You could also directly use a lot of card offers directly on Swiggy for example, Axis Select, My Zone has 40% off offers. if you’re an Airtel customer, using the Airtel Axis card which gives you 10% cahback is a decent deal too but I find the cashback card+voucher strategy much better.

  7. Use the subscriptions to the fullest: If you’re using Swiggy or Zomato or similar aggregator service regularly, make sure you sign up for their Subscriptions. It’s a steal deal at around 799 for a year, when I had been switched over from the Swiggy Super Binge plan.

    Now the prices seem to have gone up drastically to around 2000 Rs. For me the subscription might still be sensible, but now I’d suggest you take the plan only if you’re ordering regularly, and preferably ordering for your family, friends etc too.

The biggest reason I’d choose the subscription is for the free delivery.
To find if it’s right for you, just ask yourself this:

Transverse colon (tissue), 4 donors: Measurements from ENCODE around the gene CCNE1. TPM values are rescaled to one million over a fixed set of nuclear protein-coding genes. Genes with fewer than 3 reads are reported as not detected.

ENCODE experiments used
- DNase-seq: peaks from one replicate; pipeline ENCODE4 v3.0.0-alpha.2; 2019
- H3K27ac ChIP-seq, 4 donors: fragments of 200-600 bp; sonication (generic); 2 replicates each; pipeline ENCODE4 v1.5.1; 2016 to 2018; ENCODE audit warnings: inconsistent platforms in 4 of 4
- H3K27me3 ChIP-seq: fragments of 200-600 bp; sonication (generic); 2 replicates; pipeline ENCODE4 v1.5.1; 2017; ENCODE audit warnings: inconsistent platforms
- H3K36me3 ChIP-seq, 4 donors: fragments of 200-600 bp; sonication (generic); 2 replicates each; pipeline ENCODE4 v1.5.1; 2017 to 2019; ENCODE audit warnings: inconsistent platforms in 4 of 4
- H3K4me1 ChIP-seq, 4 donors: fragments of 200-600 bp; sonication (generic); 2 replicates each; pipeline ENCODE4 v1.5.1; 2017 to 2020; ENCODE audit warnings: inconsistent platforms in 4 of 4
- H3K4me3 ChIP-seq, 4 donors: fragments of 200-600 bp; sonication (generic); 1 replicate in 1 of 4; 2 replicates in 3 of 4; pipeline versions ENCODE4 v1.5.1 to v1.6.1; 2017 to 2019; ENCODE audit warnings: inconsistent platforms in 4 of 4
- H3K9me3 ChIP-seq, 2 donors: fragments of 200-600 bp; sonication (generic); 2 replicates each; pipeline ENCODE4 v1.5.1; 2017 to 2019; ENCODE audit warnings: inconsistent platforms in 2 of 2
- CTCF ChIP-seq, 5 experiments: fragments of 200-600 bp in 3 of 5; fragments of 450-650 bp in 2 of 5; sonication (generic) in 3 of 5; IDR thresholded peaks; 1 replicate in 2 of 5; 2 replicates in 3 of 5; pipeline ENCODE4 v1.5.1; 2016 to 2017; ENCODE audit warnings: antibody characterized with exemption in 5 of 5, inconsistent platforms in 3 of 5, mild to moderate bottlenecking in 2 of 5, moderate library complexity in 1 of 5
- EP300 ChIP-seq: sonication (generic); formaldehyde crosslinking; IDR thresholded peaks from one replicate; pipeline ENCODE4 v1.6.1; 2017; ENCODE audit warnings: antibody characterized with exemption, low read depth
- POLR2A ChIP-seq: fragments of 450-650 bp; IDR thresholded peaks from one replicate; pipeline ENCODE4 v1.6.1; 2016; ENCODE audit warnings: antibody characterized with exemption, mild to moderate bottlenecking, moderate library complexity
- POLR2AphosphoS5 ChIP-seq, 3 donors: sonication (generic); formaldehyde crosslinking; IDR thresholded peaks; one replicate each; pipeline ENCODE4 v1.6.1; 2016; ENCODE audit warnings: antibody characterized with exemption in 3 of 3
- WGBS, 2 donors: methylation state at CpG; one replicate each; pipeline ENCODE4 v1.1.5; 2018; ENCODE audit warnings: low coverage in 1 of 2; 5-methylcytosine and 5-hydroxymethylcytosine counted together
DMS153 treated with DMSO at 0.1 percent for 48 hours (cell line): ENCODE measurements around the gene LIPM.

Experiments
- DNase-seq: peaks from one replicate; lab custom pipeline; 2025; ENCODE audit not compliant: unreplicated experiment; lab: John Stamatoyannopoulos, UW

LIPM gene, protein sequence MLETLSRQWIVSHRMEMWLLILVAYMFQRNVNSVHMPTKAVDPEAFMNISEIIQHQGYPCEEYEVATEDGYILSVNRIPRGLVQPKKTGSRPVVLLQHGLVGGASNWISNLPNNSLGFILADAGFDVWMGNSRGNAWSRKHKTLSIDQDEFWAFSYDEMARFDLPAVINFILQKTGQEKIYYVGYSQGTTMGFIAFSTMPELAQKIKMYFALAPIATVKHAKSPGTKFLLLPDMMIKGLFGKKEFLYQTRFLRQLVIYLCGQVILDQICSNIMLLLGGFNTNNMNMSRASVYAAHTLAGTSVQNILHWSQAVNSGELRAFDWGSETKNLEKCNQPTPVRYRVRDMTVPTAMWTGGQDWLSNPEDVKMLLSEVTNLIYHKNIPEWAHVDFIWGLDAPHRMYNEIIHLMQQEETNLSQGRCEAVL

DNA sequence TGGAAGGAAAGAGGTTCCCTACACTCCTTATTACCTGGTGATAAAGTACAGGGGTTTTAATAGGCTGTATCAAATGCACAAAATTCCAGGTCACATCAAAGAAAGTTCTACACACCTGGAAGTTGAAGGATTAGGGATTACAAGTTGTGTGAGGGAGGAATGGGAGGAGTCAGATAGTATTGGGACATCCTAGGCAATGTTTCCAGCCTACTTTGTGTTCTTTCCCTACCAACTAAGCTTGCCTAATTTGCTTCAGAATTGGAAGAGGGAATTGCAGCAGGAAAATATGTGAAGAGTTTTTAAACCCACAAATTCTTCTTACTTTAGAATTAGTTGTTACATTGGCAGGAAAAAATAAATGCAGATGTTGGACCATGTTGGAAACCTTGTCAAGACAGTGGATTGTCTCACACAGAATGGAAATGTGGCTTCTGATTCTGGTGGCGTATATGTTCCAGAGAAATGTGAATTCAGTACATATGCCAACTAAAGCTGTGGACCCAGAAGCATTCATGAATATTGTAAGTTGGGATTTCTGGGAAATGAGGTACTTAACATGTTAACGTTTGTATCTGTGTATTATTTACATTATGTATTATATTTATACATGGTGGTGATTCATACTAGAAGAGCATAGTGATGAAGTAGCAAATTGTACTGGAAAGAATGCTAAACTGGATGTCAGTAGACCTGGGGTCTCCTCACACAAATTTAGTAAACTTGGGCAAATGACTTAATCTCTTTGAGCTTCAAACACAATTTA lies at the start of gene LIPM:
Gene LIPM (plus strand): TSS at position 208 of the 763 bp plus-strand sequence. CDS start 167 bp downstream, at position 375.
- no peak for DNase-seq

“How many orders would you do in a year and how much on average would you like to pay for each delivery?”

If the product of these two is not lesser than the subscription cost by over 25%, get the subscription, as it’d also have additional benefits in terms of dining out and grocery orders etc.

In the image, you’d see I’ve saved over 11k this year, but in reality, the real value addition of Swiggy One would be closer to 7k, you’d have ‘saved’ ~3k anyway due to restaurant discounts even without the subscription, and many of the ‘only for Swiggy One customers’ offers are just rebranded regular customer offers.